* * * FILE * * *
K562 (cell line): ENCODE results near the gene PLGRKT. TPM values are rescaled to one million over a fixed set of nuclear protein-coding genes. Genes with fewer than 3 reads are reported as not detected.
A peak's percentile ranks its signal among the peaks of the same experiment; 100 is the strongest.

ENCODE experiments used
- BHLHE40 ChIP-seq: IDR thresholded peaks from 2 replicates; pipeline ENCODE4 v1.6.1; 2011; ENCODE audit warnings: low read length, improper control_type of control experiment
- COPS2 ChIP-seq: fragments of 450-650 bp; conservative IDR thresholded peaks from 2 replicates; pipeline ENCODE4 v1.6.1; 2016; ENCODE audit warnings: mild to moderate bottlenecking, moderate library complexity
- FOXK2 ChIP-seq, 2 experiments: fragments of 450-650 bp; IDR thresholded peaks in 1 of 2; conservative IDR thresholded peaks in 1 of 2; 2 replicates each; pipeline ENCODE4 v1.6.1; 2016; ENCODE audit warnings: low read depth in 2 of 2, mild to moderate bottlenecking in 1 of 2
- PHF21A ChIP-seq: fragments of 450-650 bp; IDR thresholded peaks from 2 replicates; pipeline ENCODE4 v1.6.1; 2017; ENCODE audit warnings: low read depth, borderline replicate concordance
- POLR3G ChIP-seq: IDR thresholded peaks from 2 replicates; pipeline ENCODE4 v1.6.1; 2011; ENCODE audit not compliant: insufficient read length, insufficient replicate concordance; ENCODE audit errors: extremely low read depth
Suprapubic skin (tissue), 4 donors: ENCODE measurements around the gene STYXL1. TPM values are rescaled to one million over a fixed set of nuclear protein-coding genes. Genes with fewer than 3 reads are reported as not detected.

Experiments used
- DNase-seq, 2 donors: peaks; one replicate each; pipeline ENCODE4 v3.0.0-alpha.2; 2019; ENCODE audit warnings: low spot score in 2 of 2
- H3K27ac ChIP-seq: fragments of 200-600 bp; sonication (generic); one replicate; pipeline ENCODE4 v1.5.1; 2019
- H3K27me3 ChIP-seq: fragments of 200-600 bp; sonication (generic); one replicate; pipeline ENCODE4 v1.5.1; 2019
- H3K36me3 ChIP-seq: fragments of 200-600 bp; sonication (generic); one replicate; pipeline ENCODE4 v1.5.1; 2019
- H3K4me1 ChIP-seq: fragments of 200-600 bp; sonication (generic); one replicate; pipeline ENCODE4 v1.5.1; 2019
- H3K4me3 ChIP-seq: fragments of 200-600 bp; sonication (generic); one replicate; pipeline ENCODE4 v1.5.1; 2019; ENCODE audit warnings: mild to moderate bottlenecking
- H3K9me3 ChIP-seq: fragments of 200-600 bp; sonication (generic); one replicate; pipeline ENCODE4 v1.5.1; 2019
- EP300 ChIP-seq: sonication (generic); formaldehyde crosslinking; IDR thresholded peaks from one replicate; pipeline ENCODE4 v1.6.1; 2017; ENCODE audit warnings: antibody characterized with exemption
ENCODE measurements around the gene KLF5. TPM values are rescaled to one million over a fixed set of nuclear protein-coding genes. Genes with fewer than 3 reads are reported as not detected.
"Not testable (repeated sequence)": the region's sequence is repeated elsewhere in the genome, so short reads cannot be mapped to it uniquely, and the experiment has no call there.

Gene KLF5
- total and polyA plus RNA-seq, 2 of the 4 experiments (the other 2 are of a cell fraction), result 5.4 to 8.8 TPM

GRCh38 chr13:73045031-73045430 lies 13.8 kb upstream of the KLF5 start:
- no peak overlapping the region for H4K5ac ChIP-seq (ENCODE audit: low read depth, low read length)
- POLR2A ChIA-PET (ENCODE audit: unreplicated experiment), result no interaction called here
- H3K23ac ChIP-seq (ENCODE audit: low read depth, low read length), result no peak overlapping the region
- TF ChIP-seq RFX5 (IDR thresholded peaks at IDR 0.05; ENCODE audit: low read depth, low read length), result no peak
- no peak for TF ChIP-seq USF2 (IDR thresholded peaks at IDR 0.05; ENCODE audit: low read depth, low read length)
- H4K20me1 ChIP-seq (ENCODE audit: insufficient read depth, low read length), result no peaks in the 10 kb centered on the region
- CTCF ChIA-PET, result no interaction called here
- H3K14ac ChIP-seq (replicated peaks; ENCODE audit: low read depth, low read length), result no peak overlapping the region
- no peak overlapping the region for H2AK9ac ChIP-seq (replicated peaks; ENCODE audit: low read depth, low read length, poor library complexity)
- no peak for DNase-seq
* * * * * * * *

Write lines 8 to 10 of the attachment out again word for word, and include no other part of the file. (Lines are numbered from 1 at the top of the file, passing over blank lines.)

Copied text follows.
- POLR3G ChIP-seq: IDR thresholded peaks from 2 replicates; pipeline ENCODE4 v1.6.1; 2011; ENCODE audit not compliant: insufficient read length, insufficient replicate concordance; ENCODE audit errors: extremely low read depth
Suprapubic skin (tissue), 4 donors: ENCODE measurements around the gene STYXL1. TPM values are rescaled to one million over a fixed set of nuclear protein-coding genes. Genes with fewer than 3 reads are reported as not detected.

Experiments used